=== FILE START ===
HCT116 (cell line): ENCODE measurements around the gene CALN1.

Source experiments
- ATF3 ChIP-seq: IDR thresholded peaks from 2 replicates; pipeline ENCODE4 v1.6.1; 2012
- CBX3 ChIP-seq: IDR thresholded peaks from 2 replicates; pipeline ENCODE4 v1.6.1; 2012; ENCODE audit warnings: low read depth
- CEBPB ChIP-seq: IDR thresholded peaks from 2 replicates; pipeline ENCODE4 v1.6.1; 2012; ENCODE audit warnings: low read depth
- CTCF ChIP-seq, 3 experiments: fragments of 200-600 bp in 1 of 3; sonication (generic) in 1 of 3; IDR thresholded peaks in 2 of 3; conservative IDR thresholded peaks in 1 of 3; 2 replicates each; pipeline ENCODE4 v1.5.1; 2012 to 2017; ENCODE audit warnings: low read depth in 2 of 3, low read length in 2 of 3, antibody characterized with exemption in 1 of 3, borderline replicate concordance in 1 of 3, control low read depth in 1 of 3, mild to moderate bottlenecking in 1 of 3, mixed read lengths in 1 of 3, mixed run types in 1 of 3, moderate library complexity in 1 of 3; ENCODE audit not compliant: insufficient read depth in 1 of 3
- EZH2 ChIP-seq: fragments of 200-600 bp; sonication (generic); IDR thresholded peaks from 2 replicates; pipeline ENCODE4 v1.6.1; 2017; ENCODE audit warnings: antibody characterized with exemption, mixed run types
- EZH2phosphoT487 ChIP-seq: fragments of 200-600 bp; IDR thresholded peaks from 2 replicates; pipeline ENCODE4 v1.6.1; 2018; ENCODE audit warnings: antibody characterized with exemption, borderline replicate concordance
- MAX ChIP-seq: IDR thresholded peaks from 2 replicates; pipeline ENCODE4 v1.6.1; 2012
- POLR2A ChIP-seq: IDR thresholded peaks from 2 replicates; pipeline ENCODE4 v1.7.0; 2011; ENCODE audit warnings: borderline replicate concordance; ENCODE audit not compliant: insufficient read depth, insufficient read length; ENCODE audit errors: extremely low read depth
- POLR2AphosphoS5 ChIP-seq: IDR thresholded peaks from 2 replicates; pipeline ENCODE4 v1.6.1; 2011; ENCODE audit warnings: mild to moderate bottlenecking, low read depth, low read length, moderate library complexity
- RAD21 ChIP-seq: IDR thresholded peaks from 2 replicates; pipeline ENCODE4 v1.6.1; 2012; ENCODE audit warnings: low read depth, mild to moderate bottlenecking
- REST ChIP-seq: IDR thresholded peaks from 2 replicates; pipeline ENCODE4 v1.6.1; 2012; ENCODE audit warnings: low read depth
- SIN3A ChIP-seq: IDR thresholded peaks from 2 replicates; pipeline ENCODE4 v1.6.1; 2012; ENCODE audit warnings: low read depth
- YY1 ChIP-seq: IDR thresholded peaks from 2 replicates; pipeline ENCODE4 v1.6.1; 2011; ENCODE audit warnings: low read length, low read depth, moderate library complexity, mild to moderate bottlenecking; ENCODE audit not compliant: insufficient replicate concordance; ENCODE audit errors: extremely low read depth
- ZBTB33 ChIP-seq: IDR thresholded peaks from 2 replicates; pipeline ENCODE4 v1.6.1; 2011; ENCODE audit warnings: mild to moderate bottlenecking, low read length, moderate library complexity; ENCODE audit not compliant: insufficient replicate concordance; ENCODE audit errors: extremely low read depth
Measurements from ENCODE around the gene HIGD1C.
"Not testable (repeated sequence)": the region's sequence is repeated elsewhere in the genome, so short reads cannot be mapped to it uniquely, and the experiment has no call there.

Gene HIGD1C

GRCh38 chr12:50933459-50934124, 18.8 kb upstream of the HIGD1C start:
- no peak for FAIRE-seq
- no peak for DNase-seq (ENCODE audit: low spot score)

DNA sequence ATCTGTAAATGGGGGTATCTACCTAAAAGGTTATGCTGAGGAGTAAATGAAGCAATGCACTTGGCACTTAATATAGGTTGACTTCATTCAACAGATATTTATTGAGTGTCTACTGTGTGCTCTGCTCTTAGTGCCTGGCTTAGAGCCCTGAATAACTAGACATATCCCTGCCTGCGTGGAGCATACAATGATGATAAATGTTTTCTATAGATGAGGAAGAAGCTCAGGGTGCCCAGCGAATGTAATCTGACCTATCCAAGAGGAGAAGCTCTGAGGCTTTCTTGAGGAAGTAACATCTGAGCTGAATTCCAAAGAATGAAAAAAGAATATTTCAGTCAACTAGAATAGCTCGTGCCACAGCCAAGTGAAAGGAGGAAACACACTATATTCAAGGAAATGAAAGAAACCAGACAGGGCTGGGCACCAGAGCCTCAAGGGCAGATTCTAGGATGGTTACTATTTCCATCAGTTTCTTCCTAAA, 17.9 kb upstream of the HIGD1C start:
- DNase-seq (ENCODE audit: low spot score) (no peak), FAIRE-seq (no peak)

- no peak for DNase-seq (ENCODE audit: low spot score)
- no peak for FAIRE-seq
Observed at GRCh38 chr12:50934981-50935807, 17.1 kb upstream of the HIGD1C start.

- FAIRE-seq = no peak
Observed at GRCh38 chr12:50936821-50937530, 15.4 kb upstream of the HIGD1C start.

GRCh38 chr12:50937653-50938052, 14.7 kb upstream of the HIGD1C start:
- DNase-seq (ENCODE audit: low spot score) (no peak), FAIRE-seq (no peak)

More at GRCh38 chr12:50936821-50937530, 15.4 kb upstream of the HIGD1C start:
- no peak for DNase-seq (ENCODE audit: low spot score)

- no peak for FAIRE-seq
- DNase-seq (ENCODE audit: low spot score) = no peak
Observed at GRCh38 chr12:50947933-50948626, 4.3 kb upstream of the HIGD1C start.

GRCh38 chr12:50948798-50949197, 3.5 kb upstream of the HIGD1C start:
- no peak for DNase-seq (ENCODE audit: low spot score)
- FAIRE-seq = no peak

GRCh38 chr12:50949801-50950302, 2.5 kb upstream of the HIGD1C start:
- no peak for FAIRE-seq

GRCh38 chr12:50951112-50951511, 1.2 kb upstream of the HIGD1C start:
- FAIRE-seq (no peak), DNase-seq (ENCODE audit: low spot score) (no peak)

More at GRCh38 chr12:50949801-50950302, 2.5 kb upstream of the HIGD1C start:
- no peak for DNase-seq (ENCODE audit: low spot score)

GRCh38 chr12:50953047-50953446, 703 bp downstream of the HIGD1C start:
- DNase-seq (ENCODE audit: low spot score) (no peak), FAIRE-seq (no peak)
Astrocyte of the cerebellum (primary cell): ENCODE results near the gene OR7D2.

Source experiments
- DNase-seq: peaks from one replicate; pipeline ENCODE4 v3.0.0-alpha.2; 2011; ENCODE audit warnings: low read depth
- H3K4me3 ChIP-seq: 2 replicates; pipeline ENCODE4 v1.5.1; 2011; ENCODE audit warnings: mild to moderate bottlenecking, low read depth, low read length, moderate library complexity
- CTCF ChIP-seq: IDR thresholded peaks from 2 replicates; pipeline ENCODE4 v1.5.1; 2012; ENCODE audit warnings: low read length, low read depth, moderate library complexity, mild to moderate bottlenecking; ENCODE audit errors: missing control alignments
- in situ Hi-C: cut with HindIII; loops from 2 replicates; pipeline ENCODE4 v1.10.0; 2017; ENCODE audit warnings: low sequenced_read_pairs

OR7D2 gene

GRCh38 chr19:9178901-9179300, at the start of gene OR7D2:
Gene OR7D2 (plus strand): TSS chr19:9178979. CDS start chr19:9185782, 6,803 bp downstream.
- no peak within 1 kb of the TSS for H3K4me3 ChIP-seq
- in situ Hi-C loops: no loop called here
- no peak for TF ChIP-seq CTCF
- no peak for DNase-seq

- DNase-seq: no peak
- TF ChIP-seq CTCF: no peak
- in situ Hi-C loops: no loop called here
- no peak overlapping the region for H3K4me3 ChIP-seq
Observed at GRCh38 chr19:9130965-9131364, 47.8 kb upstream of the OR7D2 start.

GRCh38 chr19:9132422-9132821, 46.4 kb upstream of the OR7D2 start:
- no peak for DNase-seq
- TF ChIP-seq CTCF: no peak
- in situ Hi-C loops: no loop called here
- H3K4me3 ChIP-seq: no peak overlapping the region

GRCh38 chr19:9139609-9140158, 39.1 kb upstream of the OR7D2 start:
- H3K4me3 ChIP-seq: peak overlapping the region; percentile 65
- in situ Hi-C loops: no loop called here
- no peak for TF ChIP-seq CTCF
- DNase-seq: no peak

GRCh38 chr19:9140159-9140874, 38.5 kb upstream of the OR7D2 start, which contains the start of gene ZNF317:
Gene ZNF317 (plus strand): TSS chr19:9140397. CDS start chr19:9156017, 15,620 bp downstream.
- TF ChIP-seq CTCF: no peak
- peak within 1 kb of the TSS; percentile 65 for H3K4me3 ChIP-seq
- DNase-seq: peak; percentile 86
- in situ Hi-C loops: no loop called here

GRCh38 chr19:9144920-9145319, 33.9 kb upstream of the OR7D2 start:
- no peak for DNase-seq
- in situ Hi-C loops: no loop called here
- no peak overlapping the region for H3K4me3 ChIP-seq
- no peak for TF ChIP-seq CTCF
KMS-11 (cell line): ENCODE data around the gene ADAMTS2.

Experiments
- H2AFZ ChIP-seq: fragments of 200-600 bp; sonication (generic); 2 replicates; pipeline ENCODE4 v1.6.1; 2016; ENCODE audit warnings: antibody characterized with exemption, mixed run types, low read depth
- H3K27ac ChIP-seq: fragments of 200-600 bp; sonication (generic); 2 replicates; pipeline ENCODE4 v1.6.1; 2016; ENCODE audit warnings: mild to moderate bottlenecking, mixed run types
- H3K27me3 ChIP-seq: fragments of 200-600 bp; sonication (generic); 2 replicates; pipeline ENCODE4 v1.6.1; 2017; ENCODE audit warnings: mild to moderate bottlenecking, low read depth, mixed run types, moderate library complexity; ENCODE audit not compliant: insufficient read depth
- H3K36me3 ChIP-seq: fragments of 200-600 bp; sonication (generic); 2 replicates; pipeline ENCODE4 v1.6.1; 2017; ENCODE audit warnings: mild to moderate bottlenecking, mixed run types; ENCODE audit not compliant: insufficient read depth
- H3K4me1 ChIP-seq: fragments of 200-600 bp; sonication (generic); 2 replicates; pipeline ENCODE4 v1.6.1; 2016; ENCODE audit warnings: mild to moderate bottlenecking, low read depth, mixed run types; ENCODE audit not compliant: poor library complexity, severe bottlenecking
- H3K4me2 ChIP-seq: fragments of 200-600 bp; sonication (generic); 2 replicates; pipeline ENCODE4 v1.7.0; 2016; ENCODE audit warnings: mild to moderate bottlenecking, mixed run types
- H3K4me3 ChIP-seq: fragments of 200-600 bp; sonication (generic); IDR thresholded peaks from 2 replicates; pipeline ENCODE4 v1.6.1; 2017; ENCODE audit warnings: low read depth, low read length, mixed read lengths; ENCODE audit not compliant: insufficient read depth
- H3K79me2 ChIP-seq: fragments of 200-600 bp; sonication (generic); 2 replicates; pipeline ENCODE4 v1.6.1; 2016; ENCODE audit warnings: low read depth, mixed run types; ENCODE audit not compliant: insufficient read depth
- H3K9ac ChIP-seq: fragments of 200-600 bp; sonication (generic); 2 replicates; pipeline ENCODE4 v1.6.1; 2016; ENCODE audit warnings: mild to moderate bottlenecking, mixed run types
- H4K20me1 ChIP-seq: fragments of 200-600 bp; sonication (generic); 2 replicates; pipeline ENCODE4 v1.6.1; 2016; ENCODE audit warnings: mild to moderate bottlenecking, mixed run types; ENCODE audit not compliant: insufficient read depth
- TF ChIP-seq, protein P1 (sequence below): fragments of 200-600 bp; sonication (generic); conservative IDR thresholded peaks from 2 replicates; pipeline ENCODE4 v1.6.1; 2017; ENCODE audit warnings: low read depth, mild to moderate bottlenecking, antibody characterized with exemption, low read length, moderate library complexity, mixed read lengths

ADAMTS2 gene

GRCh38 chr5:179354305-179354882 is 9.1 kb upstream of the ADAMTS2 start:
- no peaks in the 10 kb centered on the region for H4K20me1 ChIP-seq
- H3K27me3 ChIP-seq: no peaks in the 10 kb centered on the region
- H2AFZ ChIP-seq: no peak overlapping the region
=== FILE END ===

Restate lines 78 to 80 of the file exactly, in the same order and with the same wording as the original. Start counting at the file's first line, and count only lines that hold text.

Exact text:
- TF ChIP-seq CTCF: no peak
- peak within 1 kb of the TSS; percentile 65 for H3K4me3 ChIP-seq
- DNase-seq: peak; percentile 86